Impact of thalamic deep brain stimulation on disability and health-related quality of life in patients with essential tremor
- 1Department of Clinical Neurosciences, University Hospital of Northern Sweden, Umeå, Sweden
- 2Department of Community Medicine and Rehabilitation, Section of Occupational Therapy, Umeå University, Sweden
- Correspondence to: Dr A T Bergenheim, Department of Clinical Neurosciences, University Hospital, S-901 85 Umeå, Sweden;
- Received 27 November 2000
- Accepted 18 July 2001
- Revised 1 June 2001
Objectives: To evaluate the impact of thalamic deep brain stimulation (DBS) on disability and health-related quality of life in patients with essential tremor.
Methods: Twenty seven consecutive patients were evaluated prospectively, before surgery and at a mean of 12 months (range 6–26) after thalamic DBS. Assessment tools included the Fahn-Tolosa-Marìn tremor rating scale (TRS), activities of daily living (ADL) taxonomy, Nottingham health profile (NHP) and the visual analogue scale (VAS) for measuring impact of disease on life. Additional information on the side effects of, and expectations from surgery was obtained by interview.
Results: Thalamic DBS improved the ability of the patients in eating, drinking, writing, home maintenance, hobbies, and participation in society. Activities of daily life requiring bimanual skills were less improved. The emotional condition of the patients was positively affected and the negative impact of the disease on life as a whole, and on social life was decreased. Seventy per cent of the patients considered that the surgical treatment met their expectations.
Conclusions: After thalamic DBS, health-related quality of life including disability in ADL and social life were improved in patients with essential tremor.
- DBS, deep brain stimulation
- TRS, tremor rating scale
- ADL, activities of daily living
- NHP, Nottingham health profile
- VAS, visual analogue scale
- Vim, ventral intermedius nucleus
- HRQOL, health related quality of life
- MMSE, mini mental state examination
Essential tremor may, in an advanced state of the disease, have a negative impact on daily life and restrict participation in society, thus affecting the patient's health-related quality of life.1–6 Deep brain stimulation (DBS) of the thalamic ventral intermedius nucleus (Vim) has become an established method for surgical treatment of medically resistent essential tremor.7–12 The positive effect of Vim DBS on essential tremor has been documented mainly on the level of impairment—that is, the effect on tremor.8–11,13–15 However, the impact of thalamic DBS on disability and health-related quality of life of patients with essential tremor has so far only been marginally addressed.6,12,16,17
Health-related quality of life (HRQOL) as defined by Shumaker and Naughton18 “refers to people's subjective evaluations of the influences of their current health-status, health care, and health promoting activities on their ability to achieve and maintain a level of overall functioning that allows them to pursue valued life goals, and that is reflected in their general well-being. The domains of functioning that are critical to HRQOL, include: social, physical and cognitive functioning; mobility and self-care; and emotional well-being” (p 7).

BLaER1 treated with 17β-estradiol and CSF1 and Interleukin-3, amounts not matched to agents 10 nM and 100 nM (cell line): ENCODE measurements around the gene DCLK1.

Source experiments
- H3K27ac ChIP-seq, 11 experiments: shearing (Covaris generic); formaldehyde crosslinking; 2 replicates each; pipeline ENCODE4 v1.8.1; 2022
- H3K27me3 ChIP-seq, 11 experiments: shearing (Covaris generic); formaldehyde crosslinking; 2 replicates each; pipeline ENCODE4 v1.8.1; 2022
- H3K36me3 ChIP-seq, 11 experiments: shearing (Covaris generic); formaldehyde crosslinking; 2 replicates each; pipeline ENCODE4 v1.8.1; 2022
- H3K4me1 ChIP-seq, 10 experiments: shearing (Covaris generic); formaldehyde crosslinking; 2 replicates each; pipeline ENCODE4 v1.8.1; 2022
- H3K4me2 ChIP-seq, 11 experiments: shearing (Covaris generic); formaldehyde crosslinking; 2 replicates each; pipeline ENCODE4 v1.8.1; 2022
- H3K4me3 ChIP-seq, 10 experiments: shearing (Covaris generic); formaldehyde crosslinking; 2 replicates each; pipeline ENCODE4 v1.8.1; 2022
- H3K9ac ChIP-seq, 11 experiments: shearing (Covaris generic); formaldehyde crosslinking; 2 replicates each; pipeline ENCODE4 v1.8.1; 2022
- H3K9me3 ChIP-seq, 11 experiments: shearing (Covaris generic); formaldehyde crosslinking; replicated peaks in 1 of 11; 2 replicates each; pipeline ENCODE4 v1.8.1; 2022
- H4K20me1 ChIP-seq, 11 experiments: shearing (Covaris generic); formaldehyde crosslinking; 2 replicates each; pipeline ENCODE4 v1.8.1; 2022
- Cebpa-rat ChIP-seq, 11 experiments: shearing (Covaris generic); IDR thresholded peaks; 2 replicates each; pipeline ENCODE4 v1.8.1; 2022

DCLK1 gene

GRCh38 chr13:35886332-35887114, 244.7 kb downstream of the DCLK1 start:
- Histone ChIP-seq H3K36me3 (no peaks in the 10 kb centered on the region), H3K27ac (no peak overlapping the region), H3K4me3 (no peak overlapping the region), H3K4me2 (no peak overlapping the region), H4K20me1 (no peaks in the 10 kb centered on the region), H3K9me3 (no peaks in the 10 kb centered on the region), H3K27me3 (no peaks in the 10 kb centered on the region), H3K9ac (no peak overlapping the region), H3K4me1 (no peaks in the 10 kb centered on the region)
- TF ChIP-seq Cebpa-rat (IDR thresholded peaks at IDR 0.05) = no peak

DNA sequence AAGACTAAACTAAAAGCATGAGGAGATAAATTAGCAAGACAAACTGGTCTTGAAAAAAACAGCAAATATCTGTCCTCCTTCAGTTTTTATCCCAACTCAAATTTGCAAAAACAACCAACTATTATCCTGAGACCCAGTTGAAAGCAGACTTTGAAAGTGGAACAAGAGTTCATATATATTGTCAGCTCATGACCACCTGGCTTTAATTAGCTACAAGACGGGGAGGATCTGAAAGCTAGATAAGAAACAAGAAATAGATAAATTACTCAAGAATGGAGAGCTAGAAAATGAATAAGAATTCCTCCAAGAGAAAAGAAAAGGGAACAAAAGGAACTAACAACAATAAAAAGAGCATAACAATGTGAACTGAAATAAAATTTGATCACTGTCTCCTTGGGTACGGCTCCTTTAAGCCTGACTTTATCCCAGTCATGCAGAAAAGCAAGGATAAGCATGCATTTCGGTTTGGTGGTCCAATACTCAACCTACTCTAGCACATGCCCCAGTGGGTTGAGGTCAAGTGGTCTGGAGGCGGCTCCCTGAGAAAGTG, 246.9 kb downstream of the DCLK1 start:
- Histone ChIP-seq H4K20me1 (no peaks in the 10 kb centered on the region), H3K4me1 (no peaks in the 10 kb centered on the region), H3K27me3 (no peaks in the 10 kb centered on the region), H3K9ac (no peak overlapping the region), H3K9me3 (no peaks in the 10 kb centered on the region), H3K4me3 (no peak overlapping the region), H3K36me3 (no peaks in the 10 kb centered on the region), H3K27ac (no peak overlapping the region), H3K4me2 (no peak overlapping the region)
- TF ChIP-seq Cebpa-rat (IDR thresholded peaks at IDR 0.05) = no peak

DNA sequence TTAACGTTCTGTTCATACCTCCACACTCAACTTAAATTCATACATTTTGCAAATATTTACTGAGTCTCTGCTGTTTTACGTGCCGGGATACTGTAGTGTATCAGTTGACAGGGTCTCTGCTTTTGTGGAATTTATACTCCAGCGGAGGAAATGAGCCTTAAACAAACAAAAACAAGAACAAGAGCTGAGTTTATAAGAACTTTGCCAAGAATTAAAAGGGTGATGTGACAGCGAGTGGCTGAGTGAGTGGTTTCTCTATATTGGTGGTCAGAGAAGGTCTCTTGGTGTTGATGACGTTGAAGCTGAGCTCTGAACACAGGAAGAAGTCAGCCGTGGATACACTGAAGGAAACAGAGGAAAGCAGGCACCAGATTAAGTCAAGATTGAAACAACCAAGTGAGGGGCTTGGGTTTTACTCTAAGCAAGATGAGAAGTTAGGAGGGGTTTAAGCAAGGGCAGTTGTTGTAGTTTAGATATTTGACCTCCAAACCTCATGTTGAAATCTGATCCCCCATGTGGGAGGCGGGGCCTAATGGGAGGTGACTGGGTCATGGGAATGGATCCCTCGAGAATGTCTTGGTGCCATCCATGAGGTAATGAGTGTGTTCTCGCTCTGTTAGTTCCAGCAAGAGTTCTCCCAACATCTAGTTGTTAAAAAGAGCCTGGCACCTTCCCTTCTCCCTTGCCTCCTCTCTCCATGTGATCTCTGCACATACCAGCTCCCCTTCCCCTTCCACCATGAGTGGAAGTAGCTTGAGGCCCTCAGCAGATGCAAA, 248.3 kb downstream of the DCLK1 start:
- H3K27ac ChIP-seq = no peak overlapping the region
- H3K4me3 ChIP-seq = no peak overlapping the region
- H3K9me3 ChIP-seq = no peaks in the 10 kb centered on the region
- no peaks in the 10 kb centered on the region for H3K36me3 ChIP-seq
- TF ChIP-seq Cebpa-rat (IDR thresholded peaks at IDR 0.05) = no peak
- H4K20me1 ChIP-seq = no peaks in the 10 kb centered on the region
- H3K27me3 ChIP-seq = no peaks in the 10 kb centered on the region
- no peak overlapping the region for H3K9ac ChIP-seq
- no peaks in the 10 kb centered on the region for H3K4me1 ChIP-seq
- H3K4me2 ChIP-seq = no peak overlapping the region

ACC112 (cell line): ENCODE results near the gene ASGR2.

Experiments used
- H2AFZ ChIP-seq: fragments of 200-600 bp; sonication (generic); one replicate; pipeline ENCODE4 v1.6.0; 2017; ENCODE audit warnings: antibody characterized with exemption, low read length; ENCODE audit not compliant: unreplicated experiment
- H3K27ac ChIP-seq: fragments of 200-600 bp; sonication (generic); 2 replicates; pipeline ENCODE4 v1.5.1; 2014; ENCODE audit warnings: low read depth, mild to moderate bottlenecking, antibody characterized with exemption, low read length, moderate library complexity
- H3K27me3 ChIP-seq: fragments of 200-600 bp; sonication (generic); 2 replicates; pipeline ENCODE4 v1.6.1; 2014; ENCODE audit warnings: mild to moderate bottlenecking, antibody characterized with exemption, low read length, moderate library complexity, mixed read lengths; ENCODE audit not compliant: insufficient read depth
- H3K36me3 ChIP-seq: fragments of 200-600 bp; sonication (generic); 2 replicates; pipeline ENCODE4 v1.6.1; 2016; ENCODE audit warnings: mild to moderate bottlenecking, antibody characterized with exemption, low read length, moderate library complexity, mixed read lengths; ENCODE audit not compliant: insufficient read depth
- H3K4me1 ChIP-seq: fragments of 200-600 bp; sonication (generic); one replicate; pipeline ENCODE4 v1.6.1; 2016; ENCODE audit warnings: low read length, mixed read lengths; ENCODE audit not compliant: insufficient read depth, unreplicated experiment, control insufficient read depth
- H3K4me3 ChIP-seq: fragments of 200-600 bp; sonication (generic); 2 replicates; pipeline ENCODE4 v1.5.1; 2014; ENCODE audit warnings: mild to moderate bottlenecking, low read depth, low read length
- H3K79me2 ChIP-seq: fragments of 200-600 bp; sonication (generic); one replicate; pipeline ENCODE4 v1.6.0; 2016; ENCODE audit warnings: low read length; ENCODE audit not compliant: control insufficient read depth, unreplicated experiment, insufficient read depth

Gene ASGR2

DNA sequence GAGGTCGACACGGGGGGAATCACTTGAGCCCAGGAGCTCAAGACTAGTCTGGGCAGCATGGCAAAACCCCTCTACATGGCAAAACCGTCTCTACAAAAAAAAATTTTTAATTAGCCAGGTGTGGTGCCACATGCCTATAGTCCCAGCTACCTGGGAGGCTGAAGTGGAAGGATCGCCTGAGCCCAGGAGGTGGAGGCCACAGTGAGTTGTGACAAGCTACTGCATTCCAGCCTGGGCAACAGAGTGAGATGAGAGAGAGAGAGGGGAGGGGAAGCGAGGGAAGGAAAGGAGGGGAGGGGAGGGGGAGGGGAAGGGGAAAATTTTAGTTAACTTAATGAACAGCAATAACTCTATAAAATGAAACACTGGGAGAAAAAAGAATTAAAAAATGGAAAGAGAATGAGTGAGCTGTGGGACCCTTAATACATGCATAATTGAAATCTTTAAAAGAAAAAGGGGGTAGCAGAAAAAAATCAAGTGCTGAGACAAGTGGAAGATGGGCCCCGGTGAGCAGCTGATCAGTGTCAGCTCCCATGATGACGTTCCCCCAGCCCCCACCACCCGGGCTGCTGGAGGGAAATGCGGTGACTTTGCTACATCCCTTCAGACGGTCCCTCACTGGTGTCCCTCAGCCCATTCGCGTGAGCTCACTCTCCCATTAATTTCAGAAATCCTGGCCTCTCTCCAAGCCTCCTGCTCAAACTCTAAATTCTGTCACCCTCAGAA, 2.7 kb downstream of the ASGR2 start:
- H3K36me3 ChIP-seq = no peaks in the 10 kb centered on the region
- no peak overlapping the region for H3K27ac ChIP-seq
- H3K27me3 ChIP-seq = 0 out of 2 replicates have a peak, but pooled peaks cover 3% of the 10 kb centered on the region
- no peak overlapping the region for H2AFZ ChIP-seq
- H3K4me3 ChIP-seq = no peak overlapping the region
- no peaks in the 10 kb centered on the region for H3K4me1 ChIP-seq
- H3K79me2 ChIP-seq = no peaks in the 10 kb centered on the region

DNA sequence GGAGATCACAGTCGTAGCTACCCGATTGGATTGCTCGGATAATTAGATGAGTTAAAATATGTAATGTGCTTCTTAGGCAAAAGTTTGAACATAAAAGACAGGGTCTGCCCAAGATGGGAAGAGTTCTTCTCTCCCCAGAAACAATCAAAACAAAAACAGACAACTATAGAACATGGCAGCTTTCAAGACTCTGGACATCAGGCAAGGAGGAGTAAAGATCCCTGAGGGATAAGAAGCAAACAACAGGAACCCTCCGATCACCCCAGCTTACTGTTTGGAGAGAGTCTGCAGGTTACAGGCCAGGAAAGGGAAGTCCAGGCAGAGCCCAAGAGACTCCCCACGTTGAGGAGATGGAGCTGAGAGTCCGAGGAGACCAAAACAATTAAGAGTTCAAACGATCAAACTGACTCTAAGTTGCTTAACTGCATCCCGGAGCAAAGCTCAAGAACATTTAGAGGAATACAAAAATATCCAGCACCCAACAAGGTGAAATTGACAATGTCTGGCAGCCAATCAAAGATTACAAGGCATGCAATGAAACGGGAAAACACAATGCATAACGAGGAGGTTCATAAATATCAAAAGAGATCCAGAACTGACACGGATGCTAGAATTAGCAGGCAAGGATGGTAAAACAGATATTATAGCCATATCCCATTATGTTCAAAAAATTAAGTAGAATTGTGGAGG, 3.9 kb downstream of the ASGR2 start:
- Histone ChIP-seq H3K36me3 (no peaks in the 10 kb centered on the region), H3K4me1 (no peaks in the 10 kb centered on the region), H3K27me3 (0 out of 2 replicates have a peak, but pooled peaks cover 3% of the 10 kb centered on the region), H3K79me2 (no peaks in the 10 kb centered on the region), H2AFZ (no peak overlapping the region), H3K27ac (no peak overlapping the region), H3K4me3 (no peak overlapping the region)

The aim of this study was to evaluate ability and disability in daily life and other aspects of HRQOL in patients with essential tremor treated with thalamic DBS.
MATERIALS AND METHODS
Twenty eight consecutive patients scheduled for thalamic DBS entered the prospective study. One male patient was excluded, when after 3 days of unsuccessful trial stimulation, his electrode was explanted. The remaining 27 patients (nine women) completed the study. All patients had a diagnosis of essential tremor and were referred for surgery by neurologists, after failure of pharmacological treatment. The age at surgery was 66 (SD 11) years (range 25–79 years) and the duration of tremor was 21 (SD 19) years (range 2–56 years). In 23 patients surgery was performed for tremor of their dominant hand. Table 1 shows the demographic, social, and clinical characteristics as well as the mini mental state examination (MMSE) score of the patients. Four patients had previously been operated on with Vim thalamotomy (in two patients ipsilateral to the current Vim DBS). One patient had previously been operated on with Vim thalamotomy and, later on, Vim DBS, both contralateral to the present DBS.
The patients gave their informed consent to participation in this study, which was part of a comprehensive programme for evaluation of functional neurosurgical procedures at our institution.
All patients were operated on using CT and/or MRI guided target coordinates and the Laitinen stereotactic system. During surgery, impedance recording and macrostimulation confirmed the physiological target. A quadripolar Medtronic 3387 electrode (Minneapolis, USA) and a Medtronic ITREL II neurostimulator were implanted.
The patients were interviewed and examined by, G-M H 1 to 3 days before surgery, and 12.5 (SD 4.7) months (range 6–26 months) after surgery. When the postoperative evaluation was performed, neither patient nor evaluator had access to the results of the preoperative evaluation. The following assessment tools were used:
Tremor rating scale (TRS)